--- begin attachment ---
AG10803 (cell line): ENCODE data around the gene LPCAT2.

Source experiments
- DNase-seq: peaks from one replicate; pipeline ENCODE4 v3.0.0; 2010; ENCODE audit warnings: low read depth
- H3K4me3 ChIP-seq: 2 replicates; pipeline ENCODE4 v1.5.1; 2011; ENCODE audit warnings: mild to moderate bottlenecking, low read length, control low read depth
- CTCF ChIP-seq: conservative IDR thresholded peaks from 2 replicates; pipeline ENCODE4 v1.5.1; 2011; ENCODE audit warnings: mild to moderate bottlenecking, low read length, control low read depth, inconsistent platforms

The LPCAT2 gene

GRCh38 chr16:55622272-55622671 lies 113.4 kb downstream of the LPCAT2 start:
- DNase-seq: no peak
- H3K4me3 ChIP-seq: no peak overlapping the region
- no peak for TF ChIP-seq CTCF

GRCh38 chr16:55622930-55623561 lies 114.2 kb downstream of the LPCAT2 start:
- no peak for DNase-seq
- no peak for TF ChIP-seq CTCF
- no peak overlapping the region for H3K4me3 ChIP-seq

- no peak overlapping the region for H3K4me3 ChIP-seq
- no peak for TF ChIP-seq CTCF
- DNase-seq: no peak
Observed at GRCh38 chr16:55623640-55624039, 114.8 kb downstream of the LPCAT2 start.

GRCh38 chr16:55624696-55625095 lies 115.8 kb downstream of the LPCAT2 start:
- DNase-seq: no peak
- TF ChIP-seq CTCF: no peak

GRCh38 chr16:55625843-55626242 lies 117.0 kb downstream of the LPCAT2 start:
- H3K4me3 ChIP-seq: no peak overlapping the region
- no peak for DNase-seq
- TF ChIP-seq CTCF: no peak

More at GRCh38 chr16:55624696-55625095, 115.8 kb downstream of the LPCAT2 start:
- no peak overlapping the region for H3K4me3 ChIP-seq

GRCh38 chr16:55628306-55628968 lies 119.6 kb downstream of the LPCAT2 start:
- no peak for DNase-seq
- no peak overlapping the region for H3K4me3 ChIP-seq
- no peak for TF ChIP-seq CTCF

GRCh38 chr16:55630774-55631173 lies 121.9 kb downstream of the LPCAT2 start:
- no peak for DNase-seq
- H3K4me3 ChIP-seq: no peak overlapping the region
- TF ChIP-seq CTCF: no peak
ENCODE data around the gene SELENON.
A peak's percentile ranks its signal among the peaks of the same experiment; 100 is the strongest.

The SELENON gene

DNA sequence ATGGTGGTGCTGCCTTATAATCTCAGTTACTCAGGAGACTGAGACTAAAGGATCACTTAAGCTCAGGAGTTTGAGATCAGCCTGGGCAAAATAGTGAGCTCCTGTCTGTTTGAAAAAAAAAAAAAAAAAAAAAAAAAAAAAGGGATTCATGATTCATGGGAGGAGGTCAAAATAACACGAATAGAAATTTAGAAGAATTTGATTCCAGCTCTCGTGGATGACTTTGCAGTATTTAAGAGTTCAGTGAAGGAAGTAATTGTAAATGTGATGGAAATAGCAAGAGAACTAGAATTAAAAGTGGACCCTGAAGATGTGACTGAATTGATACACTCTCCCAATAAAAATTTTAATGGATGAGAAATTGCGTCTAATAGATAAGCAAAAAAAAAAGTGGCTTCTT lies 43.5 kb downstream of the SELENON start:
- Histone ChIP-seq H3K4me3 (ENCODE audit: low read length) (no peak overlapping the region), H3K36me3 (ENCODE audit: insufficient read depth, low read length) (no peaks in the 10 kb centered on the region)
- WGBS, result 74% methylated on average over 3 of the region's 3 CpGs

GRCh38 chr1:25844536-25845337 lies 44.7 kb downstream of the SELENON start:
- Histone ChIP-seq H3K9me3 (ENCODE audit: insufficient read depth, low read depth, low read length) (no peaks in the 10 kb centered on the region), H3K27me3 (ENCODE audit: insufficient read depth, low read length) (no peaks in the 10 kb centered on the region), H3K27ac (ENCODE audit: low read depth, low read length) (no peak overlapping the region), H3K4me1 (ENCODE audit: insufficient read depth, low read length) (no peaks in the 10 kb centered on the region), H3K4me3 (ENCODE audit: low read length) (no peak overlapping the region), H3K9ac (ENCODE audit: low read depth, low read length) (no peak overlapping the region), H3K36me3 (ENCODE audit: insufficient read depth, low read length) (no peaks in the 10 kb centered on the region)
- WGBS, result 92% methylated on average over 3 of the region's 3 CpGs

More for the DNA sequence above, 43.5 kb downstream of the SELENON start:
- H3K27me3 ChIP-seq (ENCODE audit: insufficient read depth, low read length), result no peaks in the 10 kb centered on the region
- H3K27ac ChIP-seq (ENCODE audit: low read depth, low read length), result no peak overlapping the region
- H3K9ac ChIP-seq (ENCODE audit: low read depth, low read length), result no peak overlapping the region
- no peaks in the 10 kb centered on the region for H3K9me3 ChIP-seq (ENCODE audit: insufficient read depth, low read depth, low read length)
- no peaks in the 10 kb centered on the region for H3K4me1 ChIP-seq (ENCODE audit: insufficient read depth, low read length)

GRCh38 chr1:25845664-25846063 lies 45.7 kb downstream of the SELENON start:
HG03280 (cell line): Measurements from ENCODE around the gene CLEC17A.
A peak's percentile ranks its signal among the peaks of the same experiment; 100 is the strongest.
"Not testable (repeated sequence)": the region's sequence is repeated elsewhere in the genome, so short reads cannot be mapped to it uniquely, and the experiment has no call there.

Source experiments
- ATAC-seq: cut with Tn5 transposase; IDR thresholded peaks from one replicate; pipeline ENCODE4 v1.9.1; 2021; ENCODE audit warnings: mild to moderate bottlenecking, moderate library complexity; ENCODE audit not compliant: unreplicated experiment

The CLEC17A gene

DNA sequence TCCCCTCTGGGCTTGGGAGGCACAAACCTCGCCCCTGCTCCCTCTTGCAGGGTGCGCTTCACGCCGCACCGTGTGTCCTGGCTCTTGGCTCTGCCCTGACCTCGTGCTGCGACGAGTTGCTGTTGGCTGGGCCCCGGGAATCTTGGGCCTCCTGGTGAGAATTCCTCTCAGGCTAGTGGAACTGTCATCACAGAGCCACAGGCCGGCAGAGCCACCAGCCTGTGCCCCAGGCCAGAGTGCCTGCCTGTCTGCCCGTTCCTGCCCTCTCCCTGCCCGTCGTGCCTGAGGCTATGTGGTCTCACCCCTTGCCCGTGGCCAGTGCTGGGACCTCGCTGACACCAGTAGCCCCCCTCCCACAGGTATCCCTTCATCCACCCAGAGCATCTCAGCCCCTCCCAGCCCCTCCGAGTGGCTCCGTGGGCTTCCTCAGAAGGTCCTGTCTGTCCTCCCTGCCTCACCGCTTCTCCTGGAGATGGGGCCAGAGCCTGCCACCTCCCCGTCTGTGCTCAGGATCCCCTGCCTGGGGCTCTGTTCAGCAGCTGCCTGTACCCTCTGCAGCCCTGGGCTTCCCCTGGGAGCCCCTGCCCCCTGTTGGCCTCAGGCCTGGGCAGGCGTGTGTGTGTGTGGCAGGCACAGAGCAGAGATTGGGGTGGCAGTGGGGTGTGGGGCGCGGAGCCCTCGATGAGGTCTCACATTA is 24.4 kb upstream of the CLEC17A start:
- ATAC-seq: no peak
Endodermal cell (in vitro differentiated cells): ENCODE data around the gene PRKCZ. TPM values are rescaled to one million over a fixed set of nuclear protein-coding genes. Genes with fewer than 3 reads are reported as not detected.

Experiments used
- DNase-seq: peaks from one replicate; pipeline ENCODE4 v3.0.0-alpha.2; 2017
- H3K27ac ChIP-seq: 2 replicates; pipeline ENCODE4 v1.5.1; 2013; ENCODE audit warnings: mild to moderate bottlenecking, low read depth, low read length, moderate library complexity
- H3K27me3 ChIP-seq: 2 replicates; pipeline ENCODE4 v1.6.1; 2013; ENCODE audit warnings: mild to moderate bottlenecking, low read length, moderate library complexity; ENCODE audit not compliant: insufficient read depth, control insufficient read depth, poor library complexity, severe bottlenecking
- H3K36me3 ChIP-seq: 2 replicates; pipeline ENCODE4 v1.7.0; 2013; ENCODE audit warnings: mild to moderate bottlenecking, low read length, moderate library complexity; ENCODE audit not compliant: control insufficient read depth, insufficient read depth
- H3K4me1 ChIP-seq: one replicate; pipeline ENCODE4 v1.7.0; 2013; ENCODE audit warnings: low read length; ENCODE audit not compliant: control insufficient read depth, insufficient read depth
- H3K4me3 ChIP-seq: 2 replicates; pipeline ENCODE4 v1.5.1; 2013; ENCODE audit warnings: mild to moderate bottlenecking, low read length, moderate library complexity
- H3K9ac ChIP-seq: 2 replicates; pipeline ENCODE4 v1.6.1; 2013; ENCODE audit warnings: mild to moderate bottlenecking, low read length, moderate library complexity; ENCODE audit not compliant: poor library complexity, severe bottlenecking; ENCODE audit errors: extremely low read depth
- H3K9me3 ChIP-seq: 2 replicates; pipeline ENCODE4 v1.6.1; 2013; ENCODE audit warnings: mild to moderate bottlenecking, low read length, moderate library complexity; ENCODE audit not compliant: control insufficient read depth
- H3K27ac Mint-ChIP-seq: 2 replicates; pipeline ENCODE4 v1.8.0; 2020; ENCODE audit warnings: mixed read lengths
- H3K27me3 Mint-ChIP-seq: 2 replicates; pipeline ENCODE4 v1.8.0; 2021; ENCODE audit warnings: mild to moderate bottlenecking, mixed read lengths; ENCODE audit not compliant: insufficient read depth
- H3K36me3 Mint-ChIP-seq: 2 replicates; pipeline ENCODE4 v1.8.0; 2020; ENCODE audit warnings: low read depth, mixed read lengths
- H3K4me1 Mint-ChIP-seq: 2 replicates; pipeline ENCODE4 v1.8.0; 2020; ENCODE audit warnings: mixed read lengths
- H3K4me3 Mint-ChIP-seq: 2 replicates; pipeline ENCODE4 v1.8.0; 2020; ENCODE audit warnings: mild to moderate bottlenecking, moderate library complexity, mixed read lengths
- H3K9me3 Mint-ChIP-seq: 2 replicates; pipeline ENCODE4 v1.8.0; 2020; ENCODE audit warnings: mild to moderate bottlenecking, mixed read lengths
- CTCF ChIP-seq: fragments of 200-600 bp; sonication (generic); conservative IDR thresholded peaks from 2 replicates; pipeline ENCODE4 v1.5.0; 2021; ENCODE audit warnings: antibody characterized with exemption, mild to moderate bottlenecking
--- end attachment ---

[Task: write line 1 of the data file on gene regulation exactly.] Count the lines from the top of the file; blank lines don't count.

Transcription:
AG10803 (cell line): ENCODE data around the gene LPCAT2.